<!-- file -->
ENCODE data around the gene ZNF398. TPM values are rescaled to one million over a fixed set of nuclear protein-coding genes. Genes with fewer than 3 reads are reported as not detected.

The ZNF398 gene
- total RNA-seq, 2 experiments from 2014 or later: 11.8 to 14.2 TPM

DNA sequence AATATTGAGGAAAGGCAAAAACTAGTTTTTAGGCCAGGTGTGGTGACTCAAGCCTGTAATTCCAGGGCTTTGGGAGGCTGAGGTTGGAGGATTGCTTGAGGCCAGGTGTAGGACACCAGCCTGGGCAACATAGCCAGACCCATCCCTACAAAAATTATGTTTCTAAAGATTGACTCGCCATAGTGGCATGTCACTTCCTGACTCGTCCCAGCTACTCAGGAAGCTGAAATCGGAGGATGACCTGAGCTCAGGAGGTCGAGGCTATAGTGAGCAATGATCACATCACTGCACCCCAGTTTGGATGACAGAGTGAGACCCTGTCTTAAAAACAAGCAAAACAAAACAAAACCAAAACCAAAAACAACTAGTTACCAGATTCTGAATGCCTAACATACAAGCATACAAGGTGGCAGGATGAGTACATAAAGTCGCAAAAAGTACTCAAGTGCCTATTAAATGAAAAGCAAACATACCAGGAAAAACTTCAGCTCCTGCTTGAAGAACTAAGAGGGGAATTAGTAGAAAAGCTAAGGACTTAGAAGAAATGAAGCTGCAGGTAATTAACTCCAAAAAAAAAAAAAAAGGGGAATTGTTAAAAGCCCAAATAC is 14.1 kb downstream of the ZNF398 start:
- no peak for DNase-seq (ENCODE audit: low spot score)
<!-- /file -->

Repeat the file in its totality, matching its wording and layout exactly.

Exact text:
ENCODE data around the gene ZNF398. TPM values are rescaled to one million over a fixed set of nuclear protein-coding genes. Genes with fewer than 3 reads are reported as not detected.

The ZNF398 gene
- total RNA-seq, 2 experiments from 2014 or later: 11.8 to 14.2 TPM

DNA sequence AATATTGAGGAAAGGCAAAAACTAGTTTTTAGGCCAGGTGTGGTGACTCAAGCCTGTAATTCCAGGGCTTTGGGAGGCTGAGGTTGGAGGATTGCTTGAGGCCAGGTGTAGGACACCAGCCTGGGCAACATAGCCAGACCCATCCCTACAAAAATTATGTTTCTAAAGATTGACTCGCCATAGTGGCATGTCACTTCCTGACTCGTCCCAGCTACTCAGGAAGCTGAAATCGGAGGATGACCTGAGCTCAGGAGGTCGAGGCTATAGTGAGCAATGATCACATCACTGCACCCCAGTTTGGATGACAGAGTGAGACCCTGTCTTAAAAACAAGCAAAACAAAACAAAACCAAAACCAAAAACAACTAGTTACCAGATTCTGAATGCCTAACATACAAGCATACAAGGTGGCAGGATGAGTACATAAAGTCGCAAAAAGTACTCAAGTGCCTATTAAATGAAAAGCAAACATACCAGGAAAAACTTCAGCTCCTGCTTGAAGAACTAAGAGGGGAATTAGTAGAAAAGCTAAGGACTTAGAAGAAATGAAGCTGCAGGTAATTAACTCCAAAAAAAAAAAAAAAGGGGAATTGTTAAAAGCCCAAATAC is 14.1 kb downstream of the ZNF398 start:
- no peak for DNase-seq (ENCODE audit: low spot score)